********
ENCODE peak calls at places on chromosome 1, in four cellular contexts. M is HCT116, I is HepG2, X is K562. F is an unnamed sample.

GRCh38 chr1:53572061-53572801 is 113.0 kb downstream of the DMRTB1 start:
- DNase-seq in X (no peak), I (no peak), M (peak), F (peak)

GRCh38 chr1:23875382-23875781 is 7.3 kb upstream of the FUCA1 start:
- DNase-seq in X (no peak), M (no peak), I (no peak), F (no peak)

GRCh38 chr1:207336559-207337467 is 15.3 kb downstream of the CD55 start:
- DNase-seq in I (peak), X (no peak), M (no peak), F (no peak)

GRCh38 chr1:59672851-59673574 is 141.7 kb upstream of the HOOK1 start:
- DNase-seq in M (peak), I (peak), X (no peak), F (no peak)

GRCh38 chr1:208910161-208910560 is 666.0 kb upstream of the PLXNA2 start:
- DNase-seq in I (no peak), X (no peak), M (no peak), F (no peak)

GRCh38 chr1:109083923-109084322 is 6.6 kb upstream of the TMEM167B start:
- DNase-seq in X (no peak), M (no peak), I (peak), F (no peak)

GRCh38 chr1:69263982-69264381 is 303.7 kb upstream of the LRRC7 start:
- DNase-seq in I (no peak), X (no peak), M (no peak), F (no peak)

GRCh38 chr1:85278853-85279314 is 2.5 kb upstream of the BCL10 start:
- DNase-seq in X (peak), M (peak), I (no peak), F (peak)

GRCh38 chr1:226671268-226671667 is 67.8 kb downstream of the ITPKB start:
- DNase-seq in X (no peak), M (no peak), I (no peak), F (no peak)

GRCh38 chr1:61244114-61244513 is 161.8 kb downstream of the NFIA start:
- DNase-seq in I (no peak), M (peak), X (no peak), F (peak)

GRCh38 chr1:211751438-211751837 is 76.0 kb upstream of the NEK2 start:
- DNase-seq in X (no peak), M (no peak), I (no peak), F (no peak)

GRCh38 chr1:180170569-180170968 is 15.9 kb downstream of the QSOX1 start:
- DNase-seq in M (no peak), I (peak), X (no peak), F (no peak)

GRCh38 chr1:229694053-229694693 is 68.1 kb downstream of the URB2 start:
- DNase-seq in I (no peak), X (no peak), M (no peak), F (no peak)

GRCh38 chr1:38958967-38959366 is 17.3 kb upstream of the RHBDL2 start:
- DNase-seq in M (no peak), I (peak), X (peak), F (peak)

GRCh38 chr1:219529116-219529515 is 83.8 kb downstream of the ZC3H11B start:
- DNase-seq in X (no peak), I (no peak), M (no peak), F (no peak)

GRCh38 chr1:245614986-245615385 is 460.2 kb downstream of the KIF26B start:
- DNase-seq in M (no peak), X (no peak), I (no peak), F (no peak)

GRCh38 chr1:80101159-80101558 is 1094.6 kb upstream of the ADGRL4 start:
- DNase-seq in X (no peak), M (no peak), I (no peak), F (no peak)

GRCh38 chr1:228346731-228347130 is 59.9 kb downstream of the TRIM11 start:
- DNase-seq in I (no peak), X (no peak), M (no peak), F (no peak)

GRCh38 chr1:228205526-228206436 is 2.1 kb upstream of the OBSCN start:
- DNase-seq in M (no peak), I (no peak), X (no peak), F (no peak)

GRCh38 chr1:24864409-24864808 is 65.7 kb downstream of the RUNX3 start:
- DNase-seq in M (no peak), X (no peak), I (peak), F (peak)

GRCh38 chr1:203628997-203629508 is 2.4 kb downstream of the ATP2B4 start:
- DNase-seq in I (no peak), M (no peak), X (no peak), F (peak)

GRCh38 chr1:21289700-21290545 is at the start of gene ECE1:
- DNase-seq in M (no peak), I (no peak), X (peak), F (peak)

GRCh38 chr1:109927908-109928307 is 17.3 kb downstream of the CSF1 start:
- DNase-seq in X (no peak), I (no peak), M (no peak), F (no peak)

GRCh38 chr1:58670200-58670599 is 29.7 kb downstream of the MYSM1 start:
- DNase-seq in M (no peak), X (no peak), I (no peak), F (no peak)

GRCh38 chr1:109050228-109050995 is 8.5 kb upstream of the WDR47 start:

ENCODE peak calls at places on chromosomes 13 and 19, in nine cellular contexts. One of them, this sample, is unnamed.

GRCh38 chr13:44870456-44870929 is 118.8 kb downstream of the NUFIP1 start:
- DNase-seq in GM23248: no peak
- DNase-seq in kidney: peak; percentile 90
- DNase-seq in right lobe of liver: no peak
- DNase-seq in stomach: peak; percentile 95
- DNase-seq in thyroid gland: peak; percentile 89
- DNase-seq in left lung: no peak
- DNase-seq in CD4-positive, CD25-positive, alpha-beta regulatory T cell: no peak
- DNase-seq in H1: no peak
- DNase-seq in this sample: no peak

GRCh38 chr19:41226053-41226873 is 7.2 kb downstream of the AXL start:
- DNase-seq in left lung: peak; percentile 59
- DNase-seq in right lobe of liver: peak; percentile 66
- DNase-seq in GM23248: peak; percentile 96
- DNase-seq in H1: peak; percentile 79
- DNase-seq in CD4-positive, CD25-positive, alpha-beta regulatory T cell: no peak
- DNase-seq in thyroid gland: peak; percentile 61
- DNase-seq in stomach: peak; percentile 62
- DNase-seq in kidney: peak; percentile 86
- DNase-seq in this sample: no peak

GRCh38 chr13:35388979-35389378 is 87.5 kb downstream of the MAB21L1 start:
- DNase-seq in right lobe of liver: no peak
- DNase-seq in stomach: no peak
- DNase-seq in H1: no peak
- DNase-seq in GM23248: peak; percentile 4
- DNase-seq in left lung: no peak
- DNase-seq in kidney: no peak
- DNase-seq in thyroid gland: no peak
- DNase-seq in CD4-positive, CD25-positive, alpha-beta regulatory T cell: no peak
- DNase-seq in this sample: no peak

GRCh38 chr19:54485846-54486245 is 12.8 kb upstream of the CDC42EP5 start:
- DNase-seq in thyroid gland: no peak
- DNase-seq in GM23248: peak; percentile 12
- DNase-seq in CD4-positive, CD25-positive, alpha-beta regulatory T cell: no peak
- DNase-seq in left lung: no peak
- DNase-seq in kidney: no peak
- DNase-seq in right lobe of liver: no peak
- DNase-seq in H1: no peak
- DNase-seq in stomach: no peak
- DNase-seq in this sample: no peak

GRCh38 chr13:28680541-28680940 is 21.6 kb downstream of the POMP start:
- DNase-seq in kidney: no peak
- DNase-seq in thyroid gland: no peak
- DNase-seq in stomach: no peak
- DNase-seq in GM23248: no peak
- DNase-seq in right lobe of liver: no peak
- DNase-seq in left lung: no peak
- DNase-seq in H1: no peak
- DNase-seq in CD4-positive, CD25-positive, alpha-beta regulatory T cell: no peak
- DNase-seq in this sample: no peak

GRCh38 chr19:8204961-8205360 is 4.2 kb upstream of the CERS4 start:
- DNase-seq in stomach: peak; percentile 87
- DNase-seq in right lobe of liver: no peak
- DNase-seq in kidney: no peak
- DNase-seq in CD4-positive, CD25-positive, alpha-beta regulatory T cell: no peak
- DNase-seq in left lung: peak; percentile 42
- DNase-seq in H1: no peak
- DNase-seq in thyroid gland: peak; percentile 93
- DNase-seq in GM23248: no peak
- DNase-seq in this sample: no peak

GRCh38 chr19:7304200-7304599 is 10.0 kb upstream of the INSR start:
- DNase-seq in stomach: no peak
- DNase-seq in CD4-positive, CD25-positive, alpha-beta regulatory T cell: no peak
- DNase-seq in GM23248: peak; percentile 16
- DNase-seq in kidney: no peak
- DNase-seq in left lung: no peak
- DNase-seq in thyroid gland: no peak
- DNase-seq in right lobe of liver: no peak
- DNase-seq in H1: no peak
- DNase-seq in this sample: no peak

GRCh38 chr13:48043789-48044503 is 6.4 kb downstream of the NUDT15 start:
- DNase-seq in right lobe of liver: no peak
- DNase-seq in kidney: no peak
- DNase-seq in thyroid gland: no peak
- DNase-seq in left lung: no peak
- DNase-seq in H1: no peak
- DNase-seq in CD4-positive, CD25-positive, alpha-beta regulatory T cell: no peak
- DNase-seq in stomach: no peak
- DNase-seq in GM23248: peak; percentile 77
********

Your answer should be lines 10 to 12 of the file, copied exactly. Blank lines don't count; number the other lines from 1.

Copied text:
GRCh38 chr1:208910161-208910560 is 666.0 kb upstream of the PLXNA2 start:
- DNase-seq in I (no peak), X (no peak), M (no peak), F (no peak)

GRCh38 chr1:109083923-109084322 is 6.6 kb upstream of the TMEM167B start: